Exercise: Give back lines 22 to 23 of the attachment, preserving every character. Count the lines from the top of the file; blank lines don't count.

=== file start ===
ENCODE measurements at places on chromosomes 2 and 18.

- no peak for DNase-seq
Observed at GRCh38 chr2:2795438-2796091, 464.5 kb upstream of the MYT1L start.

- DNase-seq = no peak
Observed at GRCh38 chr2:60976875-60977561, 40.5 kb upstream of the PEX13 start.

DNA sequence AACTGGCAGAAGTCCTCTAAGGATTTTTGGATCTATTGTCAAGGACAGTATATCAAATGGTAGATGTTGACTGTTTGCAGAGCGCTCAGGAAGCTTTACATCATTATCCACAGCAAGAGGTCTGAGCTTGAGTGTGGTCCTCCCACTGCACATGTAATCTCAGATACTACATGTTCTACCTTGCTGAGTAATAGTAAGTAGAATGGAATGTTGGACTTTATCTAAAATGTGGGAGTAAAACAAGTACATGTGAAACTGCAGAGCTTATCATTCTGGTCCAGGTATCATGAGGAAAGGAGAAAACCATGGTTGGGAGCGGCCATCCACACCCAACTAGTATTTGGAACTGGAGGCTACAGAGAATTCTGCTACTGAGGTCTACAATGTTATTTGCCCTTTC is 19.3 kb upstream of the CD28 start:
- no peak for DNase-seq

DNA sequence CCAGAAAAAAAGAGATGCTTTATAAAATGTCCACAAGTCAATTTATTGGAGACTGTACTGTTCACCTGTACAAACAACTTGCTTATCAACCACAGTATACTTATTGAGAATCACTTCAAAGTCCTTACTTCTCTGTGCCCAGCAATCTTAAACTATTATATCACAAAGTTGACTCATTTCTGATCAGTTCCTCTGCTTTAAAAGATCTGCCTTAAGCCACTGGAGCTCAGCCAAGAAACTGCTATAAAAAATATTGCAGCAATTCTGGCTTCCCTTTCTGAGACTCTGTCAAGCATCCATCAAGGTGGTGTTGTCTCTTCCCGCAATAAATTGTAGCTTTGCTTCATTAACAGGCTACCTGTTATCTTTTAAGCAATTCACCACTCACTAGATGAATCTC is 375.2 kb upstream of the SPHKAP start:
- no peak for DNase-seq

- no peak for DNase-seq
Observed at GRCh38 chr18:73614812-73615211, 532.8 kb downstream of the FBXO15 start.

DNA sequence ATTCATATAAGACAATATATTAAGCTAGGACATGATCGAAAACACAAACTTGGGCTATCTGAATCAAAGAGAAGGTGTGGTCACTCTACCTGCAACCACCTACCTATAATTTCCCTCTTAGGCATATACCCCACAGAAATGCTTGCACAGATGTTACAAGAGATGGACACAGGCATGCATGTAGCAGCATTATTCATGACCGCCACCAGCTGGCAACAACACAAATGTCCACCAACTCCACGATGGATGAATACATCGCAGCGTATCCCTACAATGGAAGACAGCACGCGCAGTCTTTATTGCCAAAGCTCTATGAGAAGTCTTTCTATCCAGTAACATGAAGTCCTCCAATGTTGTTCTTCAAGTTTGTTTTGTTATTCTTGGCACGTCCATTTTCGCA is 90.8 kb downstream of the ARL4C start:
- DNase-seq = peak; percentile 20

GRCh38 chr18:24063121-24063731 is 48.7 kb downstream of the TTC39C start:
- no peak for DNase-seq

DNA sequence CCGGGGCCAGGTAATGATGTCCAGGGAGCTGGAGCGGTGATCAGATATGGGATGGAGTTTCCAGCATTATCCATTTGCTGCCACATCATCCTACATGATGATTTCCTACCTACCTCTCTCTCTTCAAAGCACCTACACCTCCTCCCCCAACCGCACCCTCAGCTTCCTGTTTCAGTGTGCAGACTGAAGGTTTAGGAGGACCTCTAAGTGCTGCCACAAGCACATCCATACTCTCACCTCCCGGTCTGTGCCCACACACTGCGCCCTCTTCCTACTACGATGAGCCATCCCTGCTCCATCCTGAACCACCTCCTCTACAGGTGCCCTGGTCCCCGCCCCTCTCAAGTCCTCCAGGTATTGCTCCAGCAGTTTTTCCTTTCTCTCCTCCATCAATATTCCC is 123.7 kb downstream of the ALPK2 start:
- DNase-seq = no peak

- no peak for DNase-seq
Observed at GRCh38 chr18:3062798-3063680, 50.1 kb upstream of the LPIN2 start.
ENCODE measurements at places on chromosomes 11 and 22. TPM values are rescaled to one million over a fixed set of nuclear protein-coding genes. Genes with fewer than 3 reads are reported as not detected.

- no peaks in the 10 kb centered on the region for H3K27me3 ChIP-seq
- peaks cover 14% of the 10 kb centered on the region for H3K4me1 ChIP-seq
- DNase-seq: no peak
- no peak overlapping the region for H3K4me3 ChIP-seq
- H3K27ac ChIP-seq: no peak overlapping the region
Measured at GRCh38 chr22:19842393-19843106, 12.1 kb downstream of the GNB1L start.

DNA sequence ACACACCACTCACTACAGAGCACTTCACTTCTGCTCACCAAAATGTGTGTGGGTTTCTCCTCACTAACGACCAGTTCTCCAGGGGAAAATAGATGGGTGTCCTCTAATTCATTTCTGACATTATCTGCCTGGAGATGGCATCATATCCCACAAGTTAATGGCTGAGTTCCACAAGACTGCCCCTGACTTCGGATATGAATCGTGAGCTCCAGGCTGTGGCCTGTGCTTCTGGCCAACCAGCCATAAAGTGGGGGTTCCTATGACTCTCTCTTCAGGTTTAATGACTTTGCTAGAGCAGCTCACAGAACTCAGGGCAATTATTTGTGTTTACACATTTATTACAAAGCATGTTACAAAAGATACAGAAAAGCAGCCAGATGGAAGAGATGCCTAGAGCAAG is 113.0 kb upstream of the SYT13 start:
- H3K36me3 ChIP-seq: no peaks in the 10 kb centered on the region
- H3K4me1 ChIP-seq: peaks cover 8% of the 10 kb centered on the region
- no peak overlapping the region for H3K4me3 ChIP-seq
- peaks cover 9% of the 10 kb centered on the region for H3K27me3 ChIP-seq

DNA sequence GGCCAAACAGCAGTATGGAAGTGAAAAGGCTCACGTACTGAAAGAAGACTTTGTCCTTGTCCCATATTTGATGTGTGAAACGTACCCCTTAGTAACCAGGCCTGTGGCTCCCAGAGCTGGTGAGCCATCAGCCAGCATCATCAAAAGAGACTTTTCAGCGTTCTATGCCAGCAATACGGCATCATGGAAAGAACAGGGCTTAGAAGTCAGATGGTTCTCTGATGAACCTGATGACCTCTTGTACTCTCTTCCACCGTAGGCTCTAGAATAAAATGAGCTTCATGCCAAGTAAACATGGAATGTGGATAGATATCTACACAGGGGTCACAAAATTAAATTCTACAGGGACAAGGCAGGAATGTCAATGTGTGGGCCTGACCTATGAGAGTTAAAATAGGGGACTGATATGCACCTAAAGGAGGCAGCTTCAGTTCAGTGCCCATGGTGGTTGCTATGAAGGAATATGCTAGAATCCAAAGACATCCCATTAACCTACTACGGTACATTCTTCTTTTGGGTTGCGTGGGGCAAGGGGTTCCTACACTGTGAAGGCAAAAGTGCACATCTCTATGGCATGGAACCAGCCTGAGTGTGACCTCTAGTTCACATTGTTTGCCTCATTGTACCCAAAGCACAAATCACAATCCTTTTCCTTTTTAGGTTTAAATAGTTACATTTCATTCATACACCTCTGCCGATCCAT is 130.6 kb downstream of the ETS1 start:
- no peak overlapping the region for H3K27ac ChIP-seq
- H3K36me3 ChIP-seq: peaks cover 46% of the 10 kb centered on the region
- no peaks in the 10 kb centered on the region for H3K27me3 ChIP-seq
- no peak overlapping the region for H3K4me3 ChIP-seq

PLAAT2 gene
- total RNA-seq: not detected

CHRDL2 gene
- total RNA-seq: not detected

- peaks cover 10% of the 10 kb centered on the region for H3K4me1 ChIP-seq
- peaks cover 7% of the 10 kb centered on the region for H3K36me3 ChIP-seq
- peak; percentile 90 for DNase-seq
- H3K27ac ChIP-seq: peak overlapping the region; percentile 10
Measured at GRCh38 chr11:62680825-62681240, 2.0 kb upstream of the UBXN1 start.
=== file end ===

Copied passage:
- peaks cover 14% of the 10 kb centered on the region for H3K4me1 ChIP-seq
- DNase-seq: no peak